Ben McCabe

Study the point at which the narrative and objective world meet

"We have spent thousands of years watching ourselves act and telling stories about how to act. A good story has a universal quality, which means that it speaks a language we all understand. Any universally comprehensible language must have universal referents, and this means that a good story must speak to us about those aspects of experience that we all share." - Jordan Petersen, Maps of Meaning

While the biologist studies the body and the neurologist, the brain; the student of literature grapples with the nature of man’s very soul, understanding its deepest workings, motivations and fears. The truths revealed implicitly through literature offer an insight into the nature of the human condition in a way no other discipline might. Narrative functions as a vehicle for communicating answers to those the perennial truths that beset humanity:

What should I strive for?

How should I structure my hierarchy of values?

What can be done in the face of existential catastrophe?

What is the true nature of love?

What does it mean to know yourself?

How do we navigate our unconscious fears?


Greek and Roman Literature of Antiquity


Beginning with the cosmogonic myths of the ancient Greeks and Babylonians, students will look at the earliest attempts to understand the meaning inherent in reality. The course will also look at writers such as Cicero and Augustine who wrestle with such questions as ‘why a divine being chose, at a given point in time, to create a cosmos?’ The course will then delve into the great epics of Homer, studying the actions of his protagonists from an Aristotelian ethical framework. The course will then move into an in-depth analysis of Greek tragedies, covering such playwrights as Aeschylus & Euripides.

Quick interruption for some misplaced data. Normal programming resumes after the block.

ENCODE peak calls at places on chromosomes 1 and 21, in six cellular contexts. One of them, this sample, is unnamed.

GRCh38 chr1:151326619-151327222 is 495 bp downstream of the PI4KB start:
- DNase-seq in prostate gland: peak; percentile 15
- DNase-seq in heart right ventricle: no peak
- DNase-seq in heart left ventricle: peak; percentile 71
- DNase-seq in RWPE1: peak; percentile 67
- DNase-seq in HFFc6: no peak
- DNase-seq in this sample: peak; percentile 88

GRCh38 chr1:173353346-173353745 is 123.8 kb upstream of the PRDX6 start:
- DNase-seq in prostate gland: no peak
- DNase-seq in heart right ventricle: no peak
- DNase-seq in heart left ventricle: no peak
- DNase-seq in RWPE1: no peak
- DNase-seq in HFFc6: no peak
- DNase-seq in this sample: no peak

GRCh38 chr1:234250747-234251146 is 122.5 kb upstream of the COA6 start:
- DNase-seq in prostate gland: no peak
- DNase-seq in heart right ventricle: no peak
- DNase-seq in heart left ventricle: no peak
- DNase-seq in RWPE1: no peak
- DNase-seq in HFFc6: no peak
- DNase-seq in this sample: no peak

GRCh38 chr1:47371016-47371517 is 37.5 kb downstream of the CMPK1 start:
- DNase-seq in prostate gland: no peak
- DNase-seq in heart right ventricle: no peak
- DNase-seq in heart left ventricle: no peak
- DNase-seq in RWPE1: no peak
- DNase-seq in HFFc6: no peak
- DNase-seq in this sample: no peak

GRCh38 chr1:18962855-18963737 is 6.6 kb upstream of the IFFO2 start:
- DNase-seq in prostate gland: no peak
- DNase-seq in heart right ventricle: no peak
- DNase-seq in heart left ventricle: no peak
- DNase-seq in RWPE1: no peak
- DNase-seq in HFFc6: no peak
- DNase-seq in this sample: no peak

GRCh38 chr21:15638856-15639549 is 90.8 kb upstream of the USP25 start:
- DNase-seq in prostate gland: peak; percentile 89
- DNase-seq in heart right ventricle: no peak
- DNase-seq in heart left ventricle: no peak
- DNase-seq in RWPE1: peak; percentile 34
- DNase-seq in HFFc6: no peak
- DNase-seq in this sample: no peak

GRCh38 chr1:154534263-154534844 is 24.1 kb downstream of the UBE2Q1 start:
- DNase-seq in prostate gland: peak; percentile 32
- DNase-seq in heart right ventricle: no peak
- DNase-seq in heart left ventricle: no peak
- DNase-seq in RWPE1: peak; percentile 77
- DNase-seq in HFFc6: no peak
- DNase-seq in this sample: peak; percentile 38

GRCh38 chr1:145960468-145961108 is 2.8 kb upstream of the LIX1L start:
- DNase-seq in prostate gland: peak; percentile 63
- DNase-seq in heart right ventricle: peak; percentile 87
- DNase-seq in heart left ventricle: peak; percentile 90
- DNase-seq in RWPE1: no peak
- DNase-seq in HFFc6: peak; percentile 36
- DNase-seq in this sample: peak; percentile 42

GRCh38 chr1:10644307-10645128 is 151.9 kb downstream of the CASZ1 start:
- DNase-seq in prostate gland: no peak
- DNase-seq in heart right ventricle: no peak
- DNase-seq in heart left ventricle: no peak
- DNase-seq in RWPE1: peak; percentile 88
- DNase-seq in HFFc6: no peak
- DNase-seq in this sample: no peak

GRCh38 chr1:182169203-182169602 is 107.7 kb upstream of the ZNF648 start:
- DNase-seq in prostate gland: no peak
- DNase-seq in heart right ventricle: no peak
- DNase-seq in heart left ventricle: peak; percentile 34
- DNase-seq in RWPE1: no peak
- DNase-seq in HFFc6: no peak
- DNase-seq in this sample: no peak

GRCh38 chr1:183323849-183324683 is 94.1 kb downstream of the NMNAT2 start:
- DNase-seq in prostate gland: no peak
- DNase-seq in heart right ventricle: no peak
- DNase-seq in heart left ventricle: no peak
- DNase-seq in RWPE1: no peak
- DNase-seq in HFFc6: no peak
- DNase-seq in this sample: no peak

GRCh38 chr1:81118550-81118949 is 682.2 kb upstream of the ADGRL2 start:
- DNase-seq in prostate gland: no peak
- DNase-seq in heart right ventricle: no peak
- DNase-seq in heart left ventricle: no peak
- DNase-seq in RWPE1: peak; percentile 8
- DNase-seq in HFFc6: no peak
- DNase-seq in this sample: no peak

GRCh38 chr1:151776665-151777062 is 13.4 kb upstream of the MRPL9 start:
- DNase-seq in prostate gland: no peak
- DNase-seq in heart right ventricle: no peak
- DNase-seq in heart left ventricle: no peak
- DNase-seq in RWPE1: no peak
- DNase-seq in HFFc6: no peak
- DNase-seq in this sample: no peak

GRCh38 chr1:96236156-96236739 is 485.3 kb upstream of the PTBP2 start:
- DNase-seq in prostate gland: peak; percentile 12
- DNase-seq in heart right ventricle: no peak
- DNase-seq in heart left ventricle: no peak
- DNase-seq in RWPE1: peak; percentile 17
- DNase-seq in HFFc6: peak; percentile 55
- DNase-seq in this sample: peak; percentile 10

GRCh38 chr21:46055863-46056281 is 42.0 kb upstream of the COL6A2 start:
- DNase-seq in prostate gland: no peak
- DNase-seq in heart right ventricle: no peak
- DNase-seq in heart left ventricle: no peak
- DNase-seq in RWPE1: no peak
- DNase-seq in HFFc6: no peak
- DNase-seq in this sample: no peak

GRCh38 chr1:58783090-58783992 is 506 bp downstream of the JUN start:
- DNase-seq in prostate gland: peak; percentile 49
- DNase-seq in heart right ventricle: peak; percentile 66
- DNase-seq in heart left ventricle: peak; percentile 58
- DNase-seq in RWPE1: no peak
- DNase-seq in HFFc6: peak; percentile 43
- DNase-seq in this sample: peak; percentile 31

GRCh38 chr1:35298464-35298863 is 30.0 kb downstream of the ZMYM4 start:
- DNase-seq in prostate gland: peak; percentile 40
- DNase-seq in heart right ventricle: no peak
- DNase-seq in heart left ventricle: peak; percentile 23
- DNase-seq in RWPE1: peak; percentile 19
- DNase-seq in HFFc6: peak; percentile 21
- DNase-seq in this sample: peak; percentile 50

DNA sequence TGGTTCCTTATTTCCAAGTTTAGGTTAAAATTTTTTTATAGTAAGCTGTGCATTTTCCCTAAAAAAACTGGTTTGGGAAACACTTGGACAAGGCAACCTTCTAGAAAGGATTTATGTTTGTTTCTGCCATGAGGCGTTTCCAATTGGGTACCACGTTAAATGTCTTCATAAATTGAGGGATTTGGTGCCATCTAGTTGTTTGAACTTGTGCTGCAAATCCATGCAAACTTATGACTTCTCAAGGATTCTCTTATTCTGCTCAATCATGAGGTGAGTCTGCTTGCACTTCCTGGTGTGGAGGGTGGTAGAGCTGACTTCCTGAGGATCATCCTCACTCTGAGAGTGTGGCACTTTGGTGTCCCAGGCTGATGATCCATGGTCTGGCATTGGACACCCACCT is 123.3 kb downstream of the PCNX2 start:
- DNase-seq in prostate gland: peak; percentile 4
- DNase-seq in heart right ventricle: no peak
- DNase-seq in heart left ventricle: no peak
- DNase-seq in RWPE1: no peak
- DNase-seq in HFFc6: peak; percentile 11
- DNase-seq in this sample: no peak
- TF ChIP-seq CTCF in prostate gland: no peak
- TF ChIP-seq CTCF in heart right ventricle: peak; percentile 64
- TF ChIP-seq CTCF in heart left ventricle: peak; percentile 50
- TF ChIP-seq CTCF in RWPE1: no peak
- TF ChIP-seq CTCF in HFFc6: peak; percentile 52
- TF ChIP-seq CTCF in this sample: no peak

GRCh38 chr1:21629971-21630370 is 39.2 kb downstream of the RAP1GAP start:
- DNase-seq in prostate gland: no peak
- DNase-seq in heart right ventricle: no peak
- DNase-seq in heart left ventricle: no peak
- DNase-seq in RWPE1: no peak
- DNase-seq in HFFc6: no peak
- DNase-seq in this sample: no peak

Homer - The Iliad & the Odyssey

Hesiod - Theogony & Works and days


Enuma Elish

Aristotle - Nicomachean Ethics

Cicero - The Nature of the gods

St. Augustine - City of God & The Confessions

Aeschylus - Prometheus Bound, Agamemnon, The Libation Bearers

Euripides - Medea

Nathanial Hawthorne - Medusa

Medieval Literature


Beginning with Beowulf, this unit surveys a range of medieval literature. A number of Anglo-Saxon poems are studied before moving on to the Middle English literature of Chaucer and the Arthurian legends. The Christian allegories embedded in literature of this period are studied, as well as the effects that feudalism had upon heroic archetypes.

Renaissance Literature


In this unit a number of Shakespeare plays are studied. Cervantes’ famous work Don Quixote provides an insight into the shift of attitudes that occurred in the early modern period. The themes of free will and divine omniscience are explored in John Milton’s epic poem Paradise Lost. The literary theory of Philip Sydney and allegories of Edmund Spenser are also explored during the course.

Modern Literature


In the final term of literature we examine some of the most prominent writers of the modern era, including William Wordsworth, Alfred Lord Tennyson, Victor Hugo, Oscar Wilde, G.K. Chesterton, C.S. Lewis, J.R.R. Tolkien, Mark Twain, Henry Lawson and Banjo Paterson. The course looks at the movement of Romantic poetry, and it explores the themes of eschatology, ethics, sociology and national identity through the viewpoint of the modern authors.